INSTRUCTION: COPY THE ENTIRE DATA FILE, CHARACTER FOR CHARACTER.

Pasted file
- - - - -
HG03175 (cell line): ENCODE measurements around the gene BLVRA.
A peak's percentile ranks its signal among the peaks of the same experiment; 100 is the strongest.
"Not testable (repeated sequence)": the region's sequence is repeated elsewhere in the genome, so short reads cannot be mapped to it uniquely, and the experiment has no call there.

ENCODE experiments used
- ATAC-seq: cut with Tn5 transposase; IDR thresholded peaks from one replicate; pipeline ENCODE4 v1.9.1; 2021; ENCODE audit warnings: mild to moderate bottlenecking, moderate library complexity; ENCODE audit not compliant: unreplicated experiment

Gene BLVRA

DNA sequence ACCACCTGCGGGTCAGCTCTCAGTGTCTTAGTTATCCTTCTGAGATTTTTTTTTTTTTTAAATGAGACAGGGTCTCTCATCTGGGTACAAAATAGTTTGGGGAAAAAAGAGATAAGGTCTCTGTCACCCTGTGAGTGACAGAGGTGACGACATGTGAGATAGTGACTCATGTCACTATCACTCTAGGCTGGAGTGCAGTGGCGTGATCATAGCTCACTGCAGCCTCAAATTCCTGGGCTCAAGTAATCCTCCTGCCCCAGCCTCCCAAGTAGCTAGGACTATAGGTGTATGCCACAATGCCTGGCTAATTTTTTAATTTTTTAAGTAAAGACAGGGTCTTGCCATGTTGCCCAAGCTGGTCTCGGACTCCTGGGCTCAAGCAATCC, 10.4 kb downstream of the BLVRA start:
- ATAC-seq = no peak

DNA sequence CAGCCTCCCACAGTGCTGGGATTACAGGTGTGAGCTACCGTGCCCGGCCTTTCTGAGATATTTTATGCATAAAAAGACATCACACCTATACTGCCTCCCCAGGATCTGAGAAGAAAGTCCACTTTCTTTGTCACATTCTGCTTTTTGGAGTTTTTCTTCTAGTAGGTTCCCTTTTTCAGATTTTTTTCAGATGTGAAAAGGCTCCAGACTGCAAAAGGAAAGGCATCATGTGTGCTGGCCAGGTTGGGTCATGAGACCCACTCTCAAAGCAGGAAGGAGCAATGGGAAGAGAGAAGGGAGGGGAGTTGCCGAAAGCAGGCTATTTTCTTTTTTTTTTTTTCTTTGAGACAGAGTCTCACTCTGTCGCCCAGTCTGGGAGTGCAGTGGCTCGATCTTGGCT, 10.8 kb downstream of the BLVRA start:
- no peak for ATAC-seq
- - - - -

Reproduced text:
HG03175 (cell line): ENCODE measurements around the gene BLVRA.
A peak's percentile ranks its signal among the peaks of the same experiment; 100 is the strongest.
"Not testable (repeated sequence)": the region's sequence is repeated elsewhere in the genome, so short reads cannot be mapped to it uniquely, and the experiment has no call there.

ENCODE experiments used
- ATAC-seq: cut with Tn5 transposase; IDR thresholded peaks from one replicate; pipeline ENCODE4 v1.9.1; 2021; ENCODE audit warnings: mild to moderate bottlenecking, moderate library complexity; ENCODE audit not compliant: unreplicated experiment

Gene BLVRA

DNA sequence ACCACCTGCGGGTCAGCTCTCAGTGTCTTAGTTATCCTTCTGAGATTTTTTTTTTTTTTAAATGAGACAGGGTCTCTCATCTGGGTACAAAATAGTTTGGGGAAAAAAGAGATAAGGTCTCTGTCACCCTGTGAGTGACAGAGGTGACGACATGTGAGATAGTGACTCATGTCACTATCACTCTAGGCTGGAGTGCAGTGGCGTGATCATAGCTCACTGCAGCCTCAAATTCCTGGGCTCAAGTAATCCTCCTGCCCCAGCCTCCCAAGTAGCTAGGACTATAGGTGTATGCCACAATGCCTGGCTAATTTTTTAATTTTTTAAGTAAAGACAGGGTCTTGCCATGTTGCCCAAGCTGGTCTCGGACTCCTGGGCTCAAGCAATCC, 10.4 kb downstream of the BLVRA start:
- ATAC-seq = no peak

DNA sequence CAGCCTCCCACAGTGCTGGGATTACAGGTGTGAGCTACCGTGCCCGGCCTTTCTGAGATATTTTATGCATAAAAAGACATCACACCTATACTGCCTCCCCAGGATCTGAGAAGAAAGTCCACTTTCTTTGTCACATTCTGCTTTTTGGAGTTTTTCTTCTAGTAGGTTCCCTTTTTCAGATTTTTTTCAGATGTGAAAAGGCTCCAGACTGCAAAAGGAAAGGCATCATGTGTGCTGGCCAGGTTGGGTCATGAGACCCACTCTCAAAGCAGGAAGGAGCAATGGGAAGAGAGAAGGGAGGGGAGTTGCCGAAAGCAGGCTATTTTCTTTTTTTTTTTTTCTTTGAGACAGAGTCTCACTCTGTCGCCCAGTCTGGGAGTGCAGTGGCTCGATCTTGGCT, 10.8 kb downstream of the BLVRA start:
- no peak for ATAC-seq